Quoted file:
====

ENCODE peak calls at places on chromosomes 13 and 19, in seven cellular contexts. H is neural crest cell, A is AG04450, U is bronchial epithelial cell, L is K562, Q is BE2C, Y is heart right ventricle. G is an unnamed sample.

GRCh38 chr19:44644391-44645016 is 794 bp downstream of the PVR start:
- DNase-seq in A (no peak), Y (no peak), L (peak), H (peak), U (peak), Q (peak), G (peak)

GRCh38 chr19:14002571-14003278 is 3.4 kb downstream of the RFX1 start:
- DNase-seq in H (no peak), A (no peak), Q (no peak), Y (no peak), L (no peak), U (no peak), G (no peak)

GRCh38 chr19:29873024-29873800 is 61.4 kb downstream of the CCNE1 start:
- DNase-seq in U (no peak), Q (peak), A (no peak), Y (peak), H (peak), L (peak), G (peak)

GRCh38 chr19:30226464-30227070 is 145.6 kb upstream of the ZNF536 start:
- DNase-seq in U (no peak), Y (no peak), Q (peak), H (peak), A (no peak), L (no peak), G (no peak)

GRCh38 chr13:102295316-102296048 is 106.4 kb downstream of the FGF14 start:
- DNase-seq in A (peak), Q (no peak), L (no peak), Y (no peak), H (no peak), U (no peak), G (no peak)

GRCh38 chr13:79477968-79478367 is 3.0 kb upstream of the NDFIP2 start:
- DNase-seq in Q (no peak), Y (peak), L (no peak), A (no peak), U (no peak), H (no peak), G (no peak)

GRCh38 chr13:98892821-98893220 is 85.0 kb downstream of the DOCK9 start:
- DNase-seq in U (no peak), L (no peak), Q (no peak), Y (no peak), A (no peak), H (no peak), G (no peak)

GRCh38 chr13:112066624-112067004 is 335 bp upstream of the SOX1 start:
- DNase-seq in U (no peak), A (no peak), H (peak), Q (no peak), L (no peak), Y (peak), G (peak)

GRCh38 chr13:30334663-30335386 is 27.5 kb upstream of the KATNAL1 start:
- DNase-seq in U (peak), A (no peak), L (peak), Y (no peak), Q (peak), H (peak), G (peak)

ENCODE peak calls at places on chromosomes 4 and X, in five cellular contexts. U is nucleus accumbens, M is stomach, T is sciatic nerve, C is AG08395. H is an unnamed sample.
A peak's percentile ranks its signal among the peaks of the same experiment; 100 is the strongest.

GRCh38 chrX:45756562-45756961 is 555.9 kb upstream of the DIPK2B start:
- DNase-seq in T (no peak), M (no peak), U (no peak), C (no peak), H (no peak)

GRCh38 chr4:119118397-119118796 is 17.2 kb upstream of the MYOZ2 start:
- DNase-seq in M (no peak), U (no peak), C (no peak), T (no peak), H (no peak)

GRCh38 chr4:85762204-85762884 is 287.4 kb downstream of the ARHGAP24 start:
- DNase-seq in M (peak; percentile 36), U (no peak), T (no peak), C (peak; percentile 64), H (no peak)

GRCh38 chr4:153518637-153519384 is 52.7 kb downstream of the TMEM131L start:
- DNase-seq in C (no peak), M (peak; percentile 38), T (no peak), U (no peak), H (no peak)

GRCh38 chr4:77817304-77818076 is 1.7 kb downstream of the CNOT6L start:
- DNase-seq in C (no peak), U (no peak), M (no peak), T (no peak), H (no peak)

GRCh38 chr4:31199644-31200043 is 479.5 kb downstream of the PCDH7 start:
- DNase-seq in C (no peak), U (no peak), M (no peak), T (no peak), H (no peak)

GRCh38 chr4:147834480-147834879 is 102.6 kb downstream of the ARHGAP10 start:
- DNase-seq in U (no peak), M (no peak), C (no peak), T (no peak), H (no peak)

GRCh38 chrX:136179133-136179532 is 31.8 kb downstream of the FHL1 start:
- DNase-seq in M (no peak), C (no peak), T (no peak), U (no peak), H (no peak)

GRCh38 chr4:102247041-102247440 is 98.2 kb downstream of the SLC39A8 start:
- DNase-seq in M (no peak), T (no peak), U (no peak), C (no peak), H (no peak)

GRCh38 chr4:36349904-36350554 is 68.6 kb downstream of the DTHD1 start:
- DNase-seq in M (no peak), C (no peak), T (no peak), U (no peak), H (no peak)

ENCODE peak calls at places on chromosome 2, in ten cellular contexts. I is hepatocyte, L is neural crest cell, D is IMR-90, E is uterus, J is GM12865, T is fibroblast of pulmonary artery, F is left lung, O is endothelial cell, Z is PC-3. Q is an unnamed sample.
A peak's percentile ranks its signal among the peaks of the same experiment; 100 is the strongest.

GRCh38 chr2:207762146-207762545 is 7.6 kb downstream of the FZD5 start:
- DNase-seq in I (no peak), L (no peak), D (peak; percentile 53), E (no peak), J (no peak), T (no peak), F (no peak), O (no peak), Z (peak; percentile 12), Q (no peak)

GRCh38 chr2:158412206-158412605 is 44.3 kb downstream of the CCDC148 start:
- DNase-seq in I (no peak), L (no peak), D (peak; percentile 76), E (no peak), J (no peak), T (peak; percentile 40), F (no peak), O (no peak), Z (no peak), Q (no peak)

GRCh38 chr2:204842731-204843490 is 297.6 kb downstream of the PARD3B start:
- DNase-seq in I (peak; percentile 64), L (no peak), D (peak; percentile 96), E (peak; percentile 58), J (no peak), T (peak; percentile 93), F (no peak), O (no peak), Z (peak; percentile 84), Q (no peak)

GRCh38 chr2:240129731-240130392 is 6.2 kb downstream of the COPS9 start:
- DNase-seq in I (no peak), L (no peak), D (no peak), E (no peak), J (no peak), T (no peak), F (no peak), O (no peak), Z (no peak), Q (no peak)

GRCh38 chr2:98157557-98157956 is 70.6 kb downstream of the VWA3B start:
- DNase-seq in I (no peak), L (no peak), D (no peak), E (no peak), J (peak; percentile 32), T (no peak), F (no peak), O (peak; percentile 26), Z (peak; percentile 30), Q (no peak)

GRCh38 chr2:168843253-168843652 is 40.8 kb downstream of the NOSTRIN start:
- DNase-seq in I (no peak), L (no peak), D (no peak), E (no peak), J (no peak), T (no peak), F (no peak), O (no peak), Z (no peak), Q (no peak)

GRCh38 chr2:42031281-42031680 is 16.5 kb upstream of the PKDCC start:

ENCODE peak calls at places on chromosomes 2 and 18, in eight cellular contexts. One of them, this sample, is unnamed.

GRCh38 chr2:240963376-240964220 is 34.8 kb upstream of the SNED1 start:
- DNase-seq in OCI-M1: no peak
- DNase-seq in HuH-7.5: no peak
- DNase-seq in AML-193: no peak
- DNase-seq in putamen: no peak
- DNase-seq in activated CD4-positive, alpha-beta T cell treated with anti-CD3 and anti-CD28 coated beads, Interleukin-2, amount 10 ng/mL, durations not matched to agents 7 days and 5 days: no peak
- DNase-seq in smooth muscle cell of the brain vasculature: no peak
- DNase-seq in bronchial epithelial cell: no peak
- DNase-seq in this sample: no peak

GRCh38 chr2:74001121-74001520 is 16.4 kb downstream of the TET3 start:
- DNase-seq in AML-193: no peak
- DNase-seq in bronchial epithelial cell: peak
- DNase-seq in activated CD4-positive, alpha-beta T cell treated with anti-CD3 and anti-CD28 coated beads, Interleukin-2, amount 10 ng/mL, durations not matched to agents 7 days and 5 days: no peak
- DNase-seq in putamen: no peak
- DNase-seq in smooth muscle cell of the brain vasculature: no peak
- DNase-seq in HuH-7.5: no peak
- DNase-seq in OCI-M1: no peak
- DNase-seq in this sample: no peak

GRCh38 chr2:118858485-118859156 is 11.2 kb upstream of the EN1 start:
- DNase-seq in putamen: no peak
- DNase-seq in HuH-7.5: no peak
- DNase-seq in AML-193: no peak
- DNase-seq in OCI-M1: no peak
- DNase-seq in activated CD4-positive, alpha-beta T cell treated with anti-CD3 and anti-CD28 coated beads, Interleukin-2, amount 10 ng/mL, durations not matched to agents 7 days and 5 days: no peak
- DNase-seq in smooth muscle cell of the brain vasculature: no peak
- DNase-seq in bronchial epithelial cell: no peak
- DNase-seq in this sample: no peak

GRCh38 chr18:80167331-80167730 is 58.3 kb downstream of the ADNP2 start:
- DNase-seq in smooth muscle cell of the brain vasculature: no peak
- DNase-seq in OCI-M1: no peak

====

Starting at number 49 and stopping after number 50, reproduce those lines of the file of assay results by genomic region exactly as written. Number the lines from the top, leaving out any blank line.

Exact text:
- DNase-seq in I (peak; percentile 64), L (no peak), D (peak; percentile 96), E (peak; percentile 58), J (no peak), T (peak; percentile 93), F (no peak), O (no peak), Z (peak; percentile 84), Q (no peak)

GRCh38 chr2:240129731-240130392 is 6.2 kb downstream of the COPS9 start: